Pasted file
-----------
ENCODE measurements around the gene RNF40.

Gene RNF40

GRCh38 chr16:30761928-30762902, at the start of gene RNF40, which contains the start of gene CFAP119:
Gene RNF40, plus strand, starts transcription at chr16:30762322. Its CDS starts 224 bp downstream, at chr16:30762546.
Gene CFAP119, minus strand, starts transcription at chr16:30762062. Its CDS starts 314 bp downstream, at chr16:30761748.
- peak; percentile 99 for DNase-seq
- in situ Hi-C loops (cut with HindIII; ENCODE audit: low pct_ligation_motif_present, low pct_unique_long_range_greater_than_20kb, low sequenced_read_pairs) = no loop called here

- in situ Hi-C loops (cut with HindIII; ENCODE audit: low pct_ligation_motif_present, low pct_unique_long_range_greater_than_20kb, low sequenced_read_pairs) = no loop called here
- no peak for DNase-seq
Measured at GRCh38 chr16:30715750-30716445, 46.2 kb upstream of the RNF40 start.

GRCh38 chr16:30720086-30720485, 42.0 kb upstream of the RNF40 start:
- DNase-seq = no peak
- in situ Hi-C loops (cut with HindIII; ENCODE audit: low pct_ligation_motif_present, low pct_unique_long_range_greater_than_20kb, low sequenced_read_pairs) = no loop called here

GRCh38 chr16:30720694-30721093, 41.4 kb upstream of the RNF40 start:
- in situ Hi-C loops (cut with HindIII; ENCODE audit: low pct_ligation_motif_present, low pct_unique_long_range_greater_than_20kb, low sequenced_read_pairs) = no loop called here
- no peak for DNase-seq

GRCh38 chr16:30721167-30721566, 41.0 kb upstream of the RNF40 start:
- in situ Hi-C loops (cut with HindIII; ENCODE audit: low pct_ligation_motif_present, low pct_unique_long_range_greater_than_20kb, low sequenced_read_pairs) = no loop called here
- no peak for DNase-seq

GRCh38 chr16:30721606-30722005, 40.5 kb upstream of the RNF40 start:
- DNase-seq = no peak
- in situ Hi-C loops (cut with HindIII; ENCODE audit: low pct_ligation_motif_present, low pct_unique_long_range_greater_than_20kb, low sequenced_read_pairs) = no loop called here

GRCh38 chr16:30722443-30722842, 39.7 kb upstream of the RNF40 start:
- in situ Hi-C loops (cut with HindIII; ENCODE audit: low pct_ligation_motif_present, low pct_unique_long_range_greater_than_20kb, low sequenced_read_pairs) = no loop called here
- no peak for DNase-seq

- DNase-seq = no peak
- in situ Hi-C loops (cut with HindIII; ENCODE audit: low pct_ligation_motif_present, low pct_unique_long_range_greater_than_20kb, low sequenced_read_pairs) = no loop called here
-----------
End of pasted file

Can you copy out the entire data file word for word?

ENCODE measurements around the gene RNF40.

Gene RNF40

GRCh38 chr16:30761928-30762902, at the start of gene RNF40, which contains the start of gene CFAP119:
Gene RNF40, plus strand, starts transcription at chr16:30762322. Its CDS starts 224 bp downstream, at chr16:30762546.
Gene CFAP119, minus strand, starts transcription at chr16:30762062. Its CDS starts 314 bp downstream, at chr16:30761748.
- peak; percentile 99 for DNase-seq
- in situ Hi-C loops (cut with HindIII; ENCODE audit: low pct_ligation_motif_present, low pct_unique_long_range_greater_than_20kb, low sequenced_read_pairs) = no loop called here

- in situ Hi-C loops (cut with HindIII; ENCODE audit: low pct_ligation_motif_present, low pct_unique_long_range_greater_than_20kb, low sequenced_read_pairs) = no loop called here
- no peak for DNase-seq
Measured at GRCh38 chr16:30715750-30716445, 46.2 kb upstream of the RNF40 start.

GRCh38 chr16:30720086-30720485, 42.0 kb upstream of the RNF40 start:
- DNase-seq = no peak
- in situ Hi-C loops (cut with HindIII; ENCODE audit: low pct_ligation_motif_present, low pct_unique_long_range_greater_than_20kb, low sequenced_read_pairs) = no loop called here

GRCh38 chr16:30720694-30721093, 41.4 kb upstream of the RNF40 start:
- in situ Hi-C loops (cut with HindIII; ENCODE audit: low pct_ligation_motif_present, low pct_unique_long_range_greater_than_20kb, low sequenced_read_pairs) = no loop called here
- no peak for DNase-seq

GRCh38 chr16:30721167-30721566, 41.0 kb upstream of the RNF40 start:
- in situ Hi-C loops (cut with HindIII; ENCODE audit: low pct_ligation_motif_present, low pct_unique_long_range_greater_than_20kb, low sequenced_read_pairs) = no loop called here
- no peak for DNase-seq

GRCh38 chr16:30721606-30722005, 40.5 kb upstream of the RNF40 start:
- DNase-seq = no peak
- in situ Hi-C loops (cut with HindIII; ENCODE audit: low pct_ligation_motif_present, low pct_unique_long_range_greater_than_20kb, low sequenced_read_pairs) = no loop called here

GRCh38 chr16:30722443-30722842, 39.7 kb upstream of the RNF40 start:
- in situ Hi-C loops (cut with HindIII; ENCODE audit: low pct_ligation_motif_present, low pct_unique_long_range_greater_than_20kb, low sequenced_read_pairs) = no loop called here
- no peak for DNase-seq

- DNase-seq = no peak
- in situ Hi-C loops (cut with HindIII; ENCODE audit: low pct_ligation_motif_present, low pct_unique_long_range_greater_than_20kb, low sequenced_read_pairs) = no loop called here